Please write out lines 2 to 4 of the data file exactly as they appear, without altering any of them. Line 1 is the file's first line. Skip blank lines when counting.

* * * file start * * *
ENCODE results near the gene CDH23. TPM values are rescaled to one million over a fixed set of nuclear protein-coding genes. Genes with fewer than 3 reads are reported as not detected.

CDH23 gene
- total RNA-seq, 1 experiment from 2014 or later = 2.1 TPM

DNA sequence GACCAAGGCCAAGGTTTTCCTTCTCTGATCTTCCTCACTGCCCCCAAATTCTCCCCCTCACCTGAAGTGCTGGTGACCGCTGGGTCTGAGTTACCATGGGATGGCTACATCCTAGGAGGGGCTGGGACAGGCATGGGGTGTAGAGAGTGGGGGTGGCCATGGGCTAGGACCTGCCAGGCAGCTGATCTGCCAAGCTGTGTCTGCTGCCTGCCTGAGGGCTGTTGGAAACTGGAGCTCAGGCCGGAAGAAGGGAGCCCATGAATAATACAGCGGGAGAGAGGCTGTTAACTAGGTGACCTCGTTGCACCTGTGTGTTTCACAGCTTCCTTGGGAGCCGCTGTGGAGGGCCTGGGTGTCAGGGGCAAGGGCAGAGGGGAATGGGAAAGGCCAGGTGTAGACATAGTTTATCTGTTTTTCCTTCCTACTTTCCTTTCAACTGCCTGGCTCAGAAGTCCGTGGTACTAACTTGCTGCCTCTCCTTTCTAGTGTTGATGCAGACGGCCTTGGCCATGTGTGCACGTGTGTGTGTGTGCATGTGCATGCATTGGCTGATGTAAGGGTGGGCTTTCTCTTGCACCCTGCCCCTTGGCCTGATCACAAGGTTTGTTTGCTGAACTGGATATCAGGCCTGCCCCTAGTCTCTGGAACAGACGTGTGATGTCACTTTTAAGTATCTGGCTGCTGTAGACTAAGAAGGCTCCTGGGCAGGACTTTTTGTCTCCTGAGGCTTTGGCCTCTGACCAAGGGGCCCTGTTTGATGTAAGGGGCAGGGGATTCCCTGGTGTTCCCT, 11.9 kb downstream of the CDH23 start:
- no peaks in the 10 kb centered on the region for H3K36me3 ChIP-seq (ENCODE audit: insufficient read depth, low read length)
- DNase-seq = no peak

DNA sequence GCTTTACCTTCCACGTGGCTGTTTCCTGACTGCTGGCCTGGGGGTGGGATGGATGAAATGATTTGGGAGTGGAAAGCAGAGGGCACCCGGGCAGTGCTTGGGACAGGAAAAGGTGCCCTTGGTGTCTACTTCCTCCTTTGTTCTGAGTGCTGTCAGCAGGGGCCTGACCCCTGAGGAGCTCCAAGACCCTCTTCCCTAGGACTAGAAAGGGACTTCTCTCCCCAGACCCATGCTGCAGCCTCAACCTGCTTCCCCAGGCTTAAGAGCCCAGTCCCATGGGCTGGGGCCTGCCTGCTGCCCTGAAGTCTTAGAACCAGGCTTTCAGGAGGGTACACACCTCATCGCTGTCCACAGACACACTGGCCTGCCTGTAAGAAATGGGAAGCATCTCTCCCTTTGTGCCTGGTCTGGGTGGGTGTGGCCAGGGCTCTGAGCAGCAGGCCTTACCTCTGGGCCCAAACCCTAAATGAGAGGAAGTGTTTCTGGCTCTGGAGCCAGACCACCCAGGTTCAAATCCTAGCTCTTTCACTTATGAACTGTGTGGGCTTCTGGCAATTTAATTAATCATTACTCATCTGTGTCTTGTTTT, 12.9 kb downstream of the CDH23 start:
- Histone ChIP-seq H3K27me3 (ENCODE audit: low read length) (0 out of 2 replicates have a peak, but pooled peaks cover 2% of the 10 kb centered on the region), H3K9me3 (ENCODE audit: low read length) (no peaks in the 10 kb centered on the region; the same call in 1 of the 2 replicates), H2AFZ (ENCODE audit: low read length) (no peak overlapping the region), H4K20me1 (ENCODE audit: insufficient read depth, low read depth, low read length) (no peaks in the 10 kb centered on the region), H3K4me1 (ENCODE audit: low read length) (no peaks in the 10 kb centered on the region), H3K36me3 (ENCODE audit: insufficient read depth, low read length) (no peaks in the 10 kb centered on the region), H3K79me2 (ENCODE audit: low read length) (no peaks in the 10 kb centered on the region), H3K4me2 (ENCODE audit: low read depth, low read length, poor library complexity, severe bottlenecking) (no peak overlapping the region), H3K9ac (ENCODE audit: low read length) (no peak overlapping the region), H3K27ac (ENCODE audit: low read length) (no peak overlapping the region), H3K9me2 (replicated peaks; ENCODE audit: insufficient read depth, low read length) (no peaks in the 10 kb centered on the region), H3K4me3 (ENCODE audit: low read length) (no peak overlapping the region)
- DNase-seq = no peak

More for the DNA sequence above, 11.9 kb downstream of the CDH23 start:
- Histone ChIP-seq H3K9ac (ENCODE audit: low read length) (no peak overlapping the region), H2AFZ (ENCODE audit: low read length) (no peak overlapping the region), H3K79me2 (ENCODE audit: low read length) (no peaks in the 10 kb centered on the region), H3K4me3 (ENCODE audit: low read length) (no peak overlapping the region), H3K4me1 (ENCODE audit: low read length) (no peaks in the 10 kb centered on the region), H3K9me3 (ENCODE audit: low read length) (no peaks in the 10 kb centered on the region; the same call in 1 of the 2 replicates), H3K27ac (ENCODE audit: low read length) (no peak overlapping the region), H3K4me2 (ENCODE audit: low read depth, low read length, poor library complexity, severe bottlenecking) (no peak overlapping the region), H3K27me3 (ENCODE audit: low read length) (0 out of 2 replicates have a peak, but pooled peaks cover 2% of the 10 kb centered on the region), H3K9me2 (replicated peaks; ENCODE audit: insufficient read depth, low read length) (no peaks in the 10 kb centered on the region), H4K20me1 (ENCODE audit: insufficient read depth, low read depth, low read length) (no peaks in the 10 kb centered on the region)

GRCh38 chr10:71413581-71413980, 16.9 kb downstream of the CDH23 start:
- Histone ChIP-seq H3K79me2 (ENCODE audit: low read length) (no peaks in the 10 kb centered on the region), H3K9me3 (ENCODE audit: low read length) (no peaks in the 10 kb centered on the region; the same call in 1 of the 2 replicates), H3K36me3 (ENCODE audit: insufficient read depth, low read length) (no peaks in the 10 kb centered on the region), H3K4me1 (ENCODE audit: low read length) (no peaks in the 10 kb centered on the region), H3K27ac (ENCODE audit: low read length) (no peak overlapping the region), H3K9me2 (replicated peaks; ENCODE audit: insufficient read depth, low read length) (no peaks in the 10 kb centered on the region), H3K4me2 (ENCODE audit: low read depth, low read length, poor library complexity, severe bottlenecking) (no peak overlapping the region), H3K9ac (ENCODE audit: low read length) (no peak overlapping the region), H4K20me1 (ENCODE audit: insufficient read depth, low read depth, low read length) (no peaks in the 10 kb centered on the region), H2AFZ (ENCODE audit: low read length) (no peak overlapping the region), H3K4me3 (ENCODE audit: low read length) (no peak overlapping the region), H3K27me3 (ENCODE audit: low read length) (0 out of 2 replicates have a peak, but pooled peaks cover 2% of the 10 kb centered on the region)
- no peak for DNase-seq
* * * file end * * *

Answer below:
CDH23 gene
- total RNA-seq, 1 experiment from 2014 or later = 2.1 TPM

DNA sequence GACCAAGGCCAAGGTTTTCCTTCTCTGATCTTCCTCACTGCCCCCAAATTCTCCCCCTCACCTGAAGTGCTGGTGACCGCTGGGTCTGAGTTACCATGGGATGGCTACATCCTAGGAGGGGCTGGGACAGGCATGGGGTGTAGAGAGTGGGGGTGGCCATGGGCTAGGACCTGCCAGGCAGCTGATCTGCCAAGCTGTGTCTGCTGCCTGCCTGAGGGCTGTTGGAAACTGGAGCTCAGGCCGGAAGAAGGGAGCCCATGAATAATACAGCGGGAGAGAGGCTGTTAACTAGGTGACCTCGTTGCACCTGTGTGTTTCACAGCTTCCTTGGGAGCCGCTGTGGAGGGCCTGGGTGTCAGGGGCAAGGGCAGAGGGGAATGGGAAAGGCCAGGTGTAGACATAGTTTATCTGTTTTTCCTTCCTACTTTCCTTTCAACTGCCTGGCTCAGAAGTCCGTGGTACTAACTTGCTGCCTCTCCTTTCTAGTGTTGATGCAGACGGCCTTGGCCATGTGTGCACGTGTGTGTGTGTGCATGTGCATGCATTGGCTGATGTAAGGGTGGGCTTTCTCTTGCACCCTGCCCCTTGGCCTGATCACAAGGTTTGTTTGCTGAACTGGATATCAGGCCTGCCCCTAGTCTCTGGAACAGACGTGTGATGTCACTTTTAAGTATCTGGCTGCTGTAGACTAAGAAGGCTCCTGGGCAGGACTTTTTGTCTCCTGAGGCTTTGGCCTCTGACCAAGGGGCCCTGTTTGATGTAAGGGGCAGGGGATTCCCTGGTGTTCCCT, 11.9 kb downstream of the CDH23 start: